Non-profit

Center on Wisconsin Strategy

Website:

www.cows.org/

Location:

Madison, WI

Formation:

1991

Executive Director:

Joel Rogers

Type:

Labor policy think tank

The Center on Wisconsin Strategy (COWS) is a left-of-center think tank that primarily focuses on union-aligned labor policy. The organization is based on “high road,” a left-of-center political strategy oriented toward egalitarianism, environmentalism, and democracy.

COWS has attracted controversy over accusations of using state funds for political advocacy. The organization was established under the purview of the University of Wisconsin-Madison, a public university. COWS does not receive any direct funding from the university, but it is primarily funded by government and private grants and claims to be nonpartisan. [1] Nonetheless, the connection between COWS’s advocacy work and the university is ambiguous.

Minimum Wage Advocacy

In October 2014, the Center on Wisconsin Strategy and the Economic Policy Institute, a union-funded think tank, released “Raise the Floor Wisconsin – Minimum Wage Edition,” a report which advocated for raising Wisconsin’s minimum wage. The study claimed that one quarter of Wisconsin workers worked jobs paying less than $11.36 per hour. The report was widely used by Democratic lawmakers and left-of-center media outlets to push left-of-center labor policies. [2][3]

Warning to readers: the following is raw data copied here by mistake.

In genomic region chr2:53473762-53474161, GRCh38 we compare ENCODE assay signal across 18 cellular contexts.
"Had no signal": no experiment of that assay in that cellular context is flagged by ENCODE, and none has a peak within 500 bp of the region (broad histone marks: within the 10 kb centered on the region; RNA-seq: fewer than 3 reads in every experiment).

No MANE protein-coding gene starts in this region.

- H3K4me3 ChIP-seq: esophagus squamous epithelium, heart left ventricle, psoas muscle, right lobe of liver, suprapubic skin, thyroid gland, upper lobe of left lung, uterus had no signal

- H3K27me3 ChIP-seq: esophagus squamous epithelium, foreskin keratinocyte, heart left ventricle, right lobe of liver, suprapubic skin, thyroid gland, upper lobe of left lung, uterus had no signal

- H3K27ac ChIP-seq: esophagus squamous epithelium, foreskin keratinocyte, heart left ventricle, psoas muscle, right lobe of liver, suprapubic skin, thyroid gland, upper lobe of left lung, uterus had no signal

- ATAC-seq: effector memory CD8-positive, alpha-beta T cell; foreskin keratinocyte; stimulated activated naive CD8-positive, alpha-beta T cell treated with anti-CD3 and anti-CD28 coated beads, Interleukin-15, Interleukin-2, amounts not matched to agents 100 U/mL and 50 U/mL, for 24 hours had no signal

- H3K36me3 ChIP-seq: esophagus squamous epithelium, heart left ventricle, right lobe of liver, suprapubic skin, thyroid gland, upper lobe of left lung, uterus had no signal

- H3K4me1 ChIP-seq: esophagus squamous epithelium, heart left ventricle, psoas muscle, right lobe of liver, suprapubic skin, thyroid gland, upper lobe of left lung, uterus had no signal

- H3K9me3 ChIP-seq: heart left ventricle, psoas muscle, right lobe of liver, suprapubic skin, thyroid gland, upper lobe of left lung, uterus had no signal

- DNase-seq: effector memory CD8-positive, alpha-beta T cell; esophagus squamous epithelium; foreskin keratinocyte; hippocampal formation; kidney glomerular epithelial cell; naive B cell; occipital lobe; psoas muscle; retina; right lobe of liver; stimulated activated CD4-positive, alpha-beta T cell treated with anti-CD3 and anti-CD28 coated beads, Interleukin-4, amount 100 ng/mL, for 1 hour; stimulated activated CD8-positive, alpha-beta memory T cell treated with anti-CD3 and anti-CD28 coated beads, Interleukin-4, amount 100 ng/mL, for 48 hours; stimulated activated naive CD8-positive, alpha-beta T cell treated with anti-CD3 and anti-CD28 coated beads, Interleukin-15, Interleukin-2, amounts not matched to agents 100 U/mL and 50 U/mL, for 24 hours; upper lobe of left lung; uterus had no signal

In December, the Wisconsin Reader used state open record laws to reveal that COWS associate director Laura Dresser had received data for the study from the Service Employees International Union (SEIU) and Wisconsin Jobs Now, a pro-union advocacy group. Unions like the SEIU stood to benefit considerably from minimum wage increases which would shift the scales of the wages guaranteed in union contracts. In one of the revealed emails, Dresser admitted that she was not confident in data given to her by these groups, though she later publicly recanted her statement. [4]

American Legislative and Issue Campaign Exchange